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On Fri, 31 Mar 2006 22:22:16 -0800 (PST)
Tatu Saloranta <email@example.com> wrote:
> > I've looked at the home pages of JDOM, dom4j, XOM,
> > and only XOM has
> > description how it is different from other
> > competitors. I don't believe
> > the words "easy to use, intuitive, optimised,
> > flexible, unique, open
> > source": these words are everywhere.
> But wouldn't the best way to know for sure be to try
> them out?
Unfortunately, I don't have luxury of having time to try everything.
> Since all these choices basically still do
> the same thing (offer a mutable in-memory tree model
> of the xml infoset) it may not be possible to
> summarize differences in simple yet accurate and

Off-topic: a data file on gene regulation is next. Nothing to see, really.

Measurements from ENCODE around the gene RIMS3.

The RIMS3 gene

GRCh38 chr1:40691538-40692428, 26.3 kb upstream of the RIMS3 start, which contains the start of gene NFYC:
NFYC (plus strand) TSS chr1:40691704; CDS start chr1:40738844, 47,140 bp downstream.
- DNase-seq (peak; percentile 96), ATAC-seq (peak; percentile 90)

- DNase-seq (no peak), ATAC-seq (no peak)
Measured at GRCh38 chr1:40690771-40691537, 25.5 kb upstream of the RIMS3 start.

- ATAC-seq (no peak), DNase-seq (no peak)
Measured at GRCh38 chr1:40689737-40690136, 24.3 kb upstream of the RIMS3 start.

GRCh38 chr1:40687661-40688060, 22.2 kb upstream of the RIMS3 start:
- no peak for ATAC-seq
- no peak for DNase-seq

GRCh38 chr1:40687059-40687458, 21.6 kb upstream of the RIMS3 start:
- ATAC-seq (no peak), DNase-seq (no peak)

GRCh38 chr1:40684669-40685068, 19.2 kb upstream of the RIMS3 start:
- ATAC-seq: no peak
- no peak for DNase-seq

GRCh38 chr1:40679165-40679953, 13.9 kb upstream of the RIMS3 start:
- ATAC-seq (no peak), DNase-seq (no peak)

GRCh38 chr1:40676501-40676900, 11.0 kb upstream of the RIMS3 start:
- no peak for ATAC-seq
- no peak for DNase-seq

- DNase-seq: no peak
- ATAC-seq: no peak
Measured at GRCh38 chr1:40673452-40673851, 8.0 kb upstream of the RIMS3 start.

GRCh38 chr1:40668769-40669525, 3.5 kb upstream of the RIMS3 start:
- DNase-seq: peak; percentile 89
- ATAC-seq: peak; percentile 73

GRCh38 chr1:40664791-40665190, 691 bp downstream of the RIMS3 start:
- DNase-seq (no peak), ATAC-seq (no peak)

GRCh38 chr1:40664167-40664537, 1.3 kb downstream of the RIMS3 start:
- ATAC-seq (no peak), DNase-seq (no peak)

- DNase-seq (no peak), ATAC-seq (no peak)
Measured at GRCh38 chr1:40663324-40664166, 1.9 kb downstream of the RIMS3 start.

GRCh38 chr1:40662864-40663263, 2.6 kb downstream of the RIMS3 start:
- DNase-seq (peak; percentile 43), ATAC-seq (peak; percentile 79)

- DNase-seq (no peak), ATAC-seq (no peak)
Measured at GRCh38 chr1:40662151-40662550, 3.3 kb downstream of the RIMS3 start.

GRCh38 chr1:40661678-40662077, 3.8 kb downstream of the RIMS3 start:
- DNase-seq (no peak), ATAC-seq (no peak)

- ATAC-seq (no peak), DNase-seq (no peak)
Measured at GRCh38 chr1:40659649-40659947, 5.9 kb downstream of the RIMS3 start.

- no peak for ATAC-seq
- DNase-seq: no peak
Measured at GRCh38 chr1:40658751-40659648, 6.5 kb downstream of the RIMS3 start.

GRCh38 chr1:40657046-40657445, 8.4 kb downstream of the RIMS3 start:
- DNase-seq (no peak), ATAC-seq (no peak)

> dev-credible way.
> I agree in that XOM gets closest to fully explaining
> its philosophy: about the only major goal not listed
> above is (if I'm not mistaken) 'correctness'. Some
> people like that clarity; others prefer JDom for its
> simplifications (while others disagree them as
> oversimplifications); and yet others dom4j for its
> more advanced object model above and beyond JDom. To
> each his own.
In most applications, the actual DOM implementation is a second
role issue, and paying attention to it is just wasting of efforts. For
unimportant issues, the defaults are ok.
> -+ Tatu +-
Oleg Parashchenko olpa@ http://xmlhack.ru/ XML news in Russian
http://uucode.com/blog/ Generative Programming, XML, TeX, Scheme